Classmates.com Sued After Guy Realizes His Classmates Weren't Really Looking For Him

from the that-would-be-called-false-advertising dept

You may recall that Classmates.com was a website that first showed up in the 90s, and tried to do what Friendster and Facebook were later able to do. The problem was that Classmates.com's business model was to charge users for many of its features, including actually connecting with and contacting your classmates -- things that more recent social networks have always allowed for free. However, if you ever used Classmates.com for anything, you've probably been spammed with emails for years, each one claiming that your classmates are looking for you, or had recently viewed your profile. Nearly every email sent by the company (and they seem to come about once a week) has some enticing subject line that tries to suggest that something is happening with your profile and you're missing out if you don't upgrade to a premium account.

I've always ignored these emails, figuring that if any of my former high school classmates really wants to contact me, there are plenty of ways to do so that don't require me to pay up -- and naturally assumed that Classmates.com was exaggerating what was happening on the site. Some folks, however, believed the emails and upgraded. And, now, one of those who upgraded his account to see which classmates were trying to contact him, discovered (surprise, surprise) that Classmates.com was lying to him. His classmates weren't trying to contact him via the site, and so he's now suing the company for deceptive advertising, and demanding that the company refund subscription fees for everyone who was similarly duped.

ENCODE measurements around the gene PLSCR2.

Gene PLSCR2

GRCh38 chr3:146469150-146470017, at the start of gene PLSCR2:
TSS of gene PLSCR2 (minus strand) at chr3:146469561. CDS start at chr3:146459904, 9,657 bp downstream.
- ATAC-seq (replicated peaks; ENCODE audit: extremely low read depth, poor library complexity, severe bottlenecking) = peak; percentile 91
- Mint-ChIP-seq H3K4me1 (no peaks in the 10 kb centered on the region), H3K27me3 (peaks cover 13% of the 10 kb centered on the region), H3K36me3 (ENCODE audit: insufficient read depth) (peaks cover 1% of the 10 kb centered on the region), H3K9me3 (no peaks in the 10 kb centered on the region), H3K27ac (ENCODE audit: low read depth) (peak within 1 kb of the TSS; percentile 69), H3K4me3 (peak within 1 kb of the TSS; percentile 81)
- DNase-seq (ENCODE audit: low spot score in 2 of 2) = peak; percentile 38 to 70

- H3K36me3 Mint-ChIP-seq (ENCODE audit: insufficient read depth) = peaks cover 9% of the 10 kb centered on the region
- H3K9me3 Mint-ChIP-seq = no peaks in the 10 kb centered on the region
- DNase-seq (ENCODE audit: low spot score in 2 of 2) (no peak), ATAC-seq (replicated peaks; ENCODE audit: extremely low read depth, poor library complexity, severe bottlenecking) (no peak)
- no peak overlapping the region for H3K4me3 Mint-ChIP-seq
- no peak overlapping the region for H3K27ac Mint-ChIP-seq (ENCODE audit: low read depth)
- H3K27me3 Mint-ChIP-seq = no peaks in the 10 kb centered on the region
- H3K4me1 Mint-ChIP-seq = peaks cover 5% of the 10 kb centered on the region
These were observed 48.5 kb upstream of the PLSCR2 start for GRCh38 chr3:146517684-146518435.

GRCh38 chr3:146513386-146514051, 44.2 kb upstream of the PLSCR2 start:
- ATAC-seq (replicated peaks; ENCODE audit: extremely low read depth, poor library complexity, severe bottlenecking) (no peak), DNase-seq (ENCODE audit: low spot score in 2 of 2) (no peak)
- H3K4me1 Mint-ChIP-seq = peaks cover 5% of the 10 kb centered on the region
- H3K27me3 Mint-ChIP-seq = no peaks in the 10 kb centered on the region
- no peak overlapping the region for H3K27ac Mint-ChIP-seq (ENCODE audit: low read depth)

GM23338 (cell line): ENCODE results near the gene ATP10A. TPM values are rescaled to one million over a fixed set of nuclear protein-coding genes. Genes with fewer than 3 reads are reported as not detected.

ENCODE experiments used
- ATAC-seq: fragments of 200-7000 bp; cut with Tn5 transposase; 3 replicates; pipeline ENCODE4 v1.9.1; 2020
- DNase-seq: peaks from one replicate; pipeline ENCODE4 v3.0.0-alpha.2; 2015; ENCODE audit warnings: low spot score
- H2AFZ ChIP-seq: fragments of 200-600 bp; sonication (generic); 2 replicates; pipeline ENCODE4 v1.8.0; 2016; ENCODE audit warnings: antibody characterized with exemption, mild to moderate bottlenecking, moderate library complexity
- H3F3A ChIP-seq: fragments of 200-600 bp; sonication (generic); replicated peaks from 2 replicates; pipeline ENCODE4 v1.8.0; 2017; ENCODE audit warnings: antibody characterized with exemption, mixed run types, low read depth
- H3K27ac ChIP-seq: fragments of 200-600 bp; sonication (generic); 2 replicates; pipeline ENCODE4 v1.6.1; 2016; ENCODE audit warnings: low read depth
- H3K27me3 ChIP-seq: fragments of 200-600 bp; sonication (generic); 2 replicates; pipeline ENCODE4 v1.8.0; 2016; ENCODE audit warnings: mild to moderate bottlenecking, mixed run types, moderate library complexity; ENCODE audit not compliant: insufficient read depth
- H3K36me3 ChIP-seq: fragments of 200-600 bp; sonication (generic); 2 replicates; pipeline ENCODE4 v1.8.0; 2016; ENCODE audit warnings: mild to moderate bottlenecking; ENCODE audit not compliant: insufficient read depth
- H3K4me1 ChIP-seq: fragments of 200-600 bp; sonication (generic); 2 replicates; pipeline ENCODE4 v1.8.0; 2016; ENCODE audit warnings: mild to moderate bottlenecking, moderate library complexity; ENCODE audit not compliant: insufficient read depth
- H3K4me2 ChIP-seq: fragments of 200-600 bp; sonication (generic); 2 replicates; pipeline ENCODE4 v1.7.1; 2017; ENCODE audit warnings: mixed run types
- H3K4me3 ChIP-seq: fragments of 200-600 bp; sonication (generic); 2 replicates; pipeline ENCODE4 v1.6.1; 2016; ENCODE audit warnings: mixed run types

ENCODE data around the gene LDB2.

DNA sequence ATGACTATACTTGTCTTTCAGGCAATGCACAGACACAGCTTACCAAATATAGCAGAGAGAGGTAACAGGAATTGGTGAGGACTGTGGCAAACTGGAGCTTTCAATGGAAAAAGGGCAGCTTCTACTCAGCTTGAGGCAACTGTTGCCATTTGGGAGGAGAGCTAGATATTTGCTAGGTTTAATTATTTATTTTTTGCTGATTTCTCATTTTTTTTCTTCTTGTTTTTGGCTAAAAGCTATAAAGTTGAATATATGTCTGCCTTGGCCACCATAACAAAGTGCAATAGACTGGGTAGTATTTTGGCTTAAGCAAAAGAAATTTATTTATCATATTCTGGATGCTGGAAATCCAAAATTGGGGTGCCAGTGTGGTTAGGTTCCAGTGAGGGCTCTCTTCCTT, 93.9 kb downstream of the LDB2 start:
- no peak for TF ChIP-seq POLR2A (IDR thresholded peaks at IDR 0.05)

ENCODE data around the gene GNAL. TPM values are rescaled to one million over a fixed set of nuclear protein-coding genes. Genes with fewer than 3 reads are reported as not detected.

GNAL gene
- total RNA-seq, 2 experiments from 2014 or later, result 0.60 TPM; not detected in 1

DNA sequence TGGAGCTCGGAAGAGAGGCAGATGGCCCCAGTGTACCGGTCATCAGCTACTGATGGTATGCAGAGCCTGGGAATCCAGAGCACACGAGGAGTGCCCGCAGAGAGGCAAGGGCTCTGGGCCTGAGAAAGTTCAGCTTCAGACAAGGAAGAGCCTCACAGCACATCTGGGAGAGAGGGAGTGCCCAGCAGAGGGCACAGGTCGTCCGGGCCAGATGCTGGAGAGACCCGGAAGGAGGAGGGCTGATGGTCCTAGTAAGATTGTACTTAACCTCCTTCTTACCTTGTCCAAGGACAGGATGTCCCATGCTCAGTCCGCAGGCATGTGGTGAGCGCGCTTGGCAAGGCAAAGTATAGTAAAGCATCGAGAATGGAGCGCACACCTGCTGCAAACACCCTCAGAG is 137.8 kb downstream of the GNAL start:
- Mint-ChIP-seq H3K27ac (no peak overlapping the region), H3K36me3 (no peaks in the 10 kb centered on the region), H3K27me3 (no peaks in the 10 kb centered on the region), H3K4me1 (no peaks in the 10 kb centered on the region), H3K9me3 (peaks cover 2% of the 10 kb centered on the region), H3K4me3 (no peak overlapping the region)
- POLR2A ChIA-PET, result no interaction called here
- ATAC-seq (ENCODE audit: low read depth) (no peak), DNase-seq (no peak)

Filed Under: class action, truth in advertising
Companies: classmates.com


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  1. identicon
    Yakko Warner, 12 Nov 2008 @ 8:17am

    No love lost

    I signed up for a "free" account at Classmates.com years ago, but I very quickly decided I wouldn't spend a lot of time on that site when I discovered how many of their features were locked away if your account was only free and not paid. Not to mention the popups. I'm married, and I'm reasonably sure I entered that on my profile, yet I kept getting hit with popups encouraging me to join the Classmates Dating site.

    I've gotten emails saying someone has signed my Classmates guestbook, but guess what? You have to pay to see who signed it. It wouldn't surprise me to find out that the "mystery signer" is really Classmates.com itself, congratulating me on signing up for the service.

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